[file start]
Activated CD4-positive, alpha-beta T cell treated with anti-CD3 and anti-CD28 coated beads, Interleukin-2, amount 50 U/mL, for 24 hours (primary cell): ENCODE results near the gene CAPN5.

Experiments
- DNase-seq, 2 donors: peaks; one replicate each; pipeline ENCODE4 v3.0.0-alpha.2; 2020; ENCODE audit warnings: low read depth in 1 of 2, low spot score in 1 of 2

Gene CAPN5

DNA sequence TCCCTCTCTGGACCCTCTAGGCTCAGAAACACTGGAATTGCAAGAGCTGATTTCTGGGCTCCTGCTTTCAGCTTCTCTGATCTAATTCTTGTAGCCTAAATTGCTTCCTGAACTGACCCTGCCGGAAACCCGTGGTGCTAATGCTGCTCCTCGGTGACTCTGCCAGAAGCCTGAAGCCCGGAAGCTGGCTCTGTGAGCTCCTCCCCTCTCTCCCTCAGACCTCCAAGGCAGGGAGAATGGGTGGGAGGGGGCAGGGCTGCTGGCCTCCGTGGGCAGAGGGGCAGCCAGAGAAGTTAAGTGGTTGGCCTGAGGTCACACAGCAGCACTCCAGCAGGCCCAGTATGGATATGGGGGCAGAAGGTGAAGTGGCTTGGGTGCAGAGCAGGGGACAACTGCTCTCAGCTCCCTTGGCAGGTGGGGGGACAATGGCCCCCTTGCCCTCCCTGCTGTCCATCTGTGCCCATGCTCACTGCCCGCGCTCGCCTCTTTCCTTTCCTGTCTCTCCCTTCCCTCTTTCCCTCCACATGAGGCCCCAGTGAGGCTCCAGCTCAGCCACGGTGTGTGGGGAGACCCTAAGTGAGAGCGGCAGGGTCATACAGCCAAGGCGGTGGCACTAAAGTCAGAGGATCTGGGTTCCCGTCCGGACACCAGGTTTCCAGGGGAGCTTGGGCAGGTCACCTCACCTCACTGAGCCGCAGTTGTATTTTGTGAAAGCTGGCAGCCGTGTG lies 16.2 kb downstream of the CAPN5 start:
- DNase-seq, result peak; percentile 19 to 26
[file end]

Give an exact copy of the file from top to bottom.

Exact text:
Activated CD4-positive, alpha-beta T cell treated with anti-CD3 and anti-CD28 coated beads, Interleukin-2, amount 50 U/mL, for 24 hours (primary cell): ENCODE results near the gene CAPN5.

Experiments
- DNase-seq, 2 donors: peaks; one replicate each; pipeline ENCODE4 v3.0.0-alpha.2; 2020; ENCODE audit warnings: low read depth in 1 of 2, low spot score in 1 of 2

Gene CAPN5

DNA sequence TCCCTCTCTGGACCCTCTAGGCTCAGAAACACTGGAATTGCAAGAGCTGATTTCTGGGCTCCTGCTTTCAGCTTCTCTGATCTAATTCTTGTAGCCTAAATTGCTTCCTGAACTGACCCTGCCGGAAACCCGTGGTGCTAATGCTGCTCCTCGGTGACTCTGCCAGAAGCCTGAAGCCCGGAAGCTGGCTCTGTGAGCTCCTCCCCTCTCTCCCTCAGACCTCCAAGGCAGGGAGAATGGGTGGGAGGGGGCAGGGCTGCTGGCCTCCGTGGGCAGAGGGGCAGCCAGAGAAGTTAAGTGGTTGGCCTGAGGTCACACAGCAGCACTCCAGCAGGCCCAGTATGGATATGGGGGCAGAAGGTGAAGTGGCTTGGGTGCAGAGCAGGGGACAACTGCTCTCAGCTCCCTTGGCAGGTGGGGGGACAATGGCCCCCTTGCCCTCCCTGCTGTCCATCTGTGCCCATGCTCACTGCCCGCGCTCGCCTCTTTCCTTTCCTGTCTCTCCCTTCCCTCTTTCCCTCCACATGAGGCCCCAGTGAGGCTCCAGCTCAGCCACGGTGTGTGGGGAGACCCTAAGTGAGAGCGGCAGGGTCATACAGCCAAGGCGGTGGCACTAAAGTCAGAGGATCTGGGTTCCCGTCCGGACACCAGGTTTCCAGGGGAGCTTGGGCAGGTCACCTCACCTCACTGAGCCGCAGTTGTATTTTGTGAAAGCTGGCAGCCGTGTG lies 16.2 kb downstream of the CAPN5 start:
- DNase-seq, result peak; percentile 19 to 26